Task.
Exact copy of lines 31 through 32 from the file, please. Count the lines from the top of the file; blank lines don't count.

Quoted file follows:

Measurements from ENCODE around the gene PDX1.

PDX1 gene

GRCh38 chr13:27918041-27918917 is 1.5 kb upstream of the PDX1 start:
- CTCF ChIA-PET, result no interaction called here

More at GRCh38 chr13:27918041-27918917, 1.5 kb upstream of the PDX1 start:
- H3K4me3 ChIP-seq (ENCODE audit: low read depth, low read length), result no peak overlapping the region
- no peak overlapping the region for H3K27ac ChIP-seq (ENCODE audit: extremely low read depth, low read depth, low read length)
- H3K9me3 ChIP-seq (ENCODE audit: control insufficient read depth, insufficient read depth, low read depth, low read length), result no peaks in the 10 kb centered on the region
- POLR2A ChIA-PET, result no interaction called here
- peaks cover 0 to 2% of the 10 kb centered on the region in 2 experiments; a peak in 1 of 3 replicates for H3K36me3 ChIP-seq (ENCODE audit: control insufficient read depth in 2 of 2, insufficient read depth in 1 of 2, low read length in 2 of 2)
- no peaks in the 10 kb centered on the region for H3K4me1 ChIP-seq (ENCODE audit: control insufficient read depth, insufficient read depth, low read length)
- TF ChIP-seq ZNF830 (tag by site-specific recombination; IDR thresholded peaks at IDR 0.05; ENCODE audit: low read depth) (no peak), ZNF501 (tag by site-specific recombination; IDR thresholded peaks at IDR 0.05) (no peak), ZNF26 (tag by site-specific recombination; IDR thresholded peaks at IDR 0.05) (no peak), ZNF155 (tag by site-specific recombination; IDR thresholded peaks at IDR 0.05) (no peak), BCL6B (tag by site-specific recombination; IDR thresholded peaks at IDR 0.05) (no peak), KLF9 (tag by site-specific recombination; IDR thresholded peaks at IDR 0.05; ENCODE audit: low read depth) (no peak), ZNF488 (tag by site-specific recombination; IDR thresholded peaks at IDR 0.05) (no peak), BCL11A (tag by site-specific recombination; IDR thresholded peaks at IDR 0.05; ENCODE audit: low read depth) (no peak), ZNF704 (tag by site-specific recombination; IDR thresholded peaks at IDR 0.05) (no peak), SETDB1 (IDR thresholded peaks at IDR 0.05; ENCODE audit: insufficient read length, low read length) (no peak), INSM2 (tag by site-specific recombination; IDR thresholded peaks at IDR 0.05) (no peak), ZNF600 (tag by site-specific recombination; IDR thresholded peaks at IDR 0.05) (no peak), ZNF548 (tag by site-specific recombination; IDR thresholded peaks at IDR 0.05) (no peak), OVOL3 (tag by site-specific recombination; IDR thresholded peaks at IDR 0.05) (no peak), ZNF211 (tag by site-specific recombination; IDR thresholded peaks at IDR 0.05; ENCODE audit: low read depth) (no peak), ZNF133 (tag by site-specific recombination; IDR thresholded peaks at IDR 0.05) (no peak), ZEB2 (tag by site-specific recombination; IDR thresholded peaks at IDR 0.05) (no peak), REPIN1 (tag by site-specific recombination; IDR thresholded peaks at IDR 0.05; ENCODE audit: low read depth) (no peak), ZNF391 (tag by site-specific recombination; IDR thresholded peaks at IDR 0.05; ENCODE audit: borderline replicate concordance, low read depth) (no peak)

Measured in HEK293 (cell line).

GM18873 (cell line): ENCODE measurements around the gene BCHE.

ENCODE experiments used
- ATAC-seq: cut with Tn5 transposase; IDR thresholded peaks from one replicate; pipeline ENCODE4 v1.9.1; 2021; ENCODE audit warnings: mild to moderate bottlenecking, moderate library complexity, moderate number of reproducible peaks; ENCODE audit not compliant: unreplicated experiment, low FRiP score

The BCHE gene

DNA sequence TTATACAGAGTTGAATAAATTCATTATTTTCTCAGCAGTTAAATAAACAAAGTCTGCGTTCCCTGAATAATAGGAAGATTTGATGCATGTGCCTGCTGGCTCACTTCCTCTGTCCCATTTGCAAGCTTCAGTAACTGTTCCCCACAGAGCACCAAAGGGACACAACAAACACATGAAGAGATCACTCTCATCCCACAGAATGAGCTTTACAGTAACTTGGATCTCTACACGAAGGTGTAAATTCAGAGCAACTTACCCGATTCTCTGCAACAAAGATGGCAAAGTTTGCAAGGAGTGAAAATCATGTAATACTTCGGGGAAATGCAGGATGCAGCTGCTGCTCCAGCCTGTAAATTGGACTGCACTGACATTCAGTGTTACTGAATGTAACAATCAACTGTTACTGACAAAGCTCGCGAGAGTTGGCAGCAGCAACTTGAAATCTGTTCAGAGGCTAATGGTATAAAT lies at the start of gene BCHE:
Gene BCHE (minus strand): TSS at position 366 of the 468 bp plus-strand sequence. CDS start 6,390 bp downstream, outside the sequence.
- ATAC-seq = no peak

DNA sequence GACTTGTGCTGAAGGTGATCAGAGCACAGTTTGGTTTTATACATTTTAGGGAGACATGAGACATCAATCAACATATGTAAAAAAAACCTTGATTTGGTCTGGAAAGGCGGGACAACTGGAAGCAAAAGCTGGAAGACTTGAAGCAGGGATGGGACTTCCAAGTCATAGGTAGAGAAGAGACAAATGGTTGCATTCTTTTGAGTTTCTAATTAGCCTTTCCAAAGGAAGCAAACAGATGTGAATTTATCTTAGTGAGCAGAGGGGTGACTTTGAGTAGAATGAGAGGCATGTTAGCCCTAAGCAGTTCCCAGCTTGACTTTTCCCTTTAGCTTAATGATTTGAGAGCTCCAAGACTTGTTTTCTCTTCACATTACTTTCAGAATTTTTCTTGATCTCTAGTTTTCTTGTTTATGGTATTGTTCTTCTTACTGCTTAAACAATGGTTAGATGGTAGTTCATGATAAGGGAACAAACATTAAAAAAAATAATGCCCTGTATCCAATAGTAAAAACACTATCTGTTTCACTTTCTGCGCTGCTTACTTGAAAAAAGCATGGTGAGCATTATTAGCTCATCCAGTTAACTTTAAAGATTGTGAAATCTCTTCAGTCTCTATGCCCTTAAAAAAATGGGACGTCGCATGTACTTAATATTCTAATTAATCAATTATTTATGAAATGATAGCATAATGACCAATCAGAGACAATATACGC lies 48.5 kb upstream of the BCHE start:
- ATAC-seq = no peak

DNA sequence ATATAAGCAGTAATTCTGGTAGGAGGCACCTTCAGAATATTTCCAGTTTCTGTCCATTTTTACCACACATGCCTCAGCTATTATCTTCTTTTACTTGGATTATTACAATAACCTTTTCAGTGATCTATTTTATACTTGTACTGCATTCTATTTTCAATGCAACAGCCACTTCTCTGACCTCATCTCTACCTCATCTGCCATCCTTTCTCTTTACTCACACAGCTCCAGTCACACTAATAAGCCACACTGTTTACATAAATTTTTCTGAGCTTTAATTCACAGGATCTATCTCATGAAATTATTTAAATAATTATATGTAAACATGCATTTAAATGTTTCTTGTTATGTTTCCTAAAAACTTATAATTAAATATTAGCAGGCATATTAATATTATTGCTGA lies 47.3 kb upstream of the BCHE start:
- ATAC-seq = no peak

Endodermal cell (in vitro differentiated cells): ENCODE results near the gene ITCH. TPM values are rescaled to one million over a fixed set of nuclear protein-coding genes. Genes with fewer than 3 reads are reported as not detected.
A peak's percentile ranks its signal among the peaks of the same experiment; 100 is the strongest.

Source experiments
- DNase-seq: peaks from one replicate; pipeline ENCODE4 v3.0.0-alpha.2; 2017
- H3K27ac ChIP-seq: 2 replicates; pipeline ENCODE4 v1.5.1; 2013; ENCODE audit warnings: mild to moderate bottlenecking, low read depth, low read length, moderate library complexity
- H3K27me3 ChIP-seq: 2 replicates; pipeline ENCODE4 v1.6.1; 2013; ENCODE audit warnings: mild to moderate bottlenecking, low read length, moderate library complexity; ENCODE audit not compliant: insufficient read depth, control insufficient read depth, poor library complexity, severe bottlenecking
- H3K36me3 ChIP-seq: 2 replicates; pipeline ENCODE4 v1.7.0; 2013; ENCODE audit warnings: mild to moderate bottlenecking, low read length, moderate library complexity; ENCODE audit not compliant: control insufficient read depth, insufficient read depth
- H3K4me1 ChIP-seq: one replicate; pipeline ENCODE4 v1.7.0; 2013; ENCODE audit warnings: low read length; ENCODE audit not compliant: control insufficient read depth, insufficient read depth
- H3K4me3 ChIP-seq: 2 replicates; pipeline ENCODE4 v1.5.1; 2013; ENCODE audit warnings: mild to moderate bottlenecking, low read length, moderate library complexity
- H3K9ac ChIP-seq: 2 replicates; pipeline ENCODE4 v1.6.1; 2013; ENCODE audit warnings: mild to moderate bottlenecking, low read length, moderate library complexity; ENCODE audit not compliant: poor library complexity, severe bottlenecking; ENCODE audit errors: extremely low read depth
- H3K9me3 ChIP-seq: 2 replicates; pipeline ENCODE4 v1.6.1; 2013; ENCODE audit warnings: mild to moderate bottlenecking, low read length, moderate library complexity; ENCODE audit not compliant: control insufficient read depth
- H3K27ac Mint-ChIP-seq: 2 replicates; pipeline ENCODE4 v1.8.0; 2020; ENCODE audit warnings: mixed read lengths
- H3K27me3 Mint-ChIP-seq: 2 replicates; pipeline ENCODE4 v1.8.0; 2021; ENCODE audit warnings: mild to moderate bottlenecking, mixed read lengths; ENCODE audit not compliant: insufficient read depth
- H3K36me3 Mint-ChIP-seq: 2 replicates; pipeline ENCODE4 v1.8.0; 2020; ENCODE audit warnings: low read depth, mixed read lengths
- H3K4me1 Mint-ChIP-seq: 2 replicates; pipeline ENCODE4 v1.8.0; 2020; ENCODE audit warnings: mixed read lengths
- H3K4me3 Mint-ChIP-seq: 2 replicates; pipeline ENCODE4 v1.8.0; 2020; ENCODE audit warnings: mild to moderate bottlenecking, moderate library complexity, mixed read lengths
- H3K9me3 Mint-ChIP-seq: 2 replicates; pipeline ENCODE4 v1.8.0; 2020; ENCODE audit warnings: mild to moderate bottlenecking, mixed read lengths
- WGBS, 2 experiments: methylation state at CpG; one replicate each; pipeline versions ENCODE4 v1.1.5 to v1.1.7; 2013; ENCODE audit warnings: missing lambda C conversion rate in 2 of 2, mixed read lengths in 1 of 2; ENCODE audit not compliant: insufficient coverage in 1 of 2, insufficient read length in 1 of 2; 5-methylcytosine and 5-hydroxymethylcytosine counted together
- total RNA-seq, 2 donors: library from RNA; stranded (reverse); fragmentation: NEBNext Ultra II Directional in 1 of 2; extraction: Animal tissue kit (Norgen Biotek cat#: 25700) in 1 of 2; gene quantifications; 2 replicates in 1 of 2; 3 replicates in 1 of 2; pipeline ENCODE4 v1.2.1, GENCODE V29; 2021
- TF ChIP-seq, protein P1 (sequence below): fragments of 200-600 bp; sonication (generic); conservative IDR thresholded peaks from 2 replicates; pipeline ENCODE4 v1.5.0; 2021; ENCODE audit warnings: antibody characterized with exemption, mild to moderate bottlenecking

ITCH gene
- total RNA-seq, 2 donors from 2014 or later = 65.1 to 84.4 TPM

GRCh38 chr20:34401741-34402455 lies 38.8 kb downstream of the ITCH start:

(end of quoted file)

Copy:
- H3K36me3 ChIP-seq: 2 replicates; pipeline ENCODE4 v1.7.0; 2013; ENCODE audit warnings: mild to moderate bottlenecking, low read length, moderate library complexity; ENCODE audit not compliant: control insufficient read depth, insufficient read depth
- H3K4me1 ChIP-seq: one replicate; pipeline ENCODE4 v1.7.0; 2013; ENCODE audit warnings: low read length; ENCODE audit not compliant: control insufficient read depth, insufficient read depth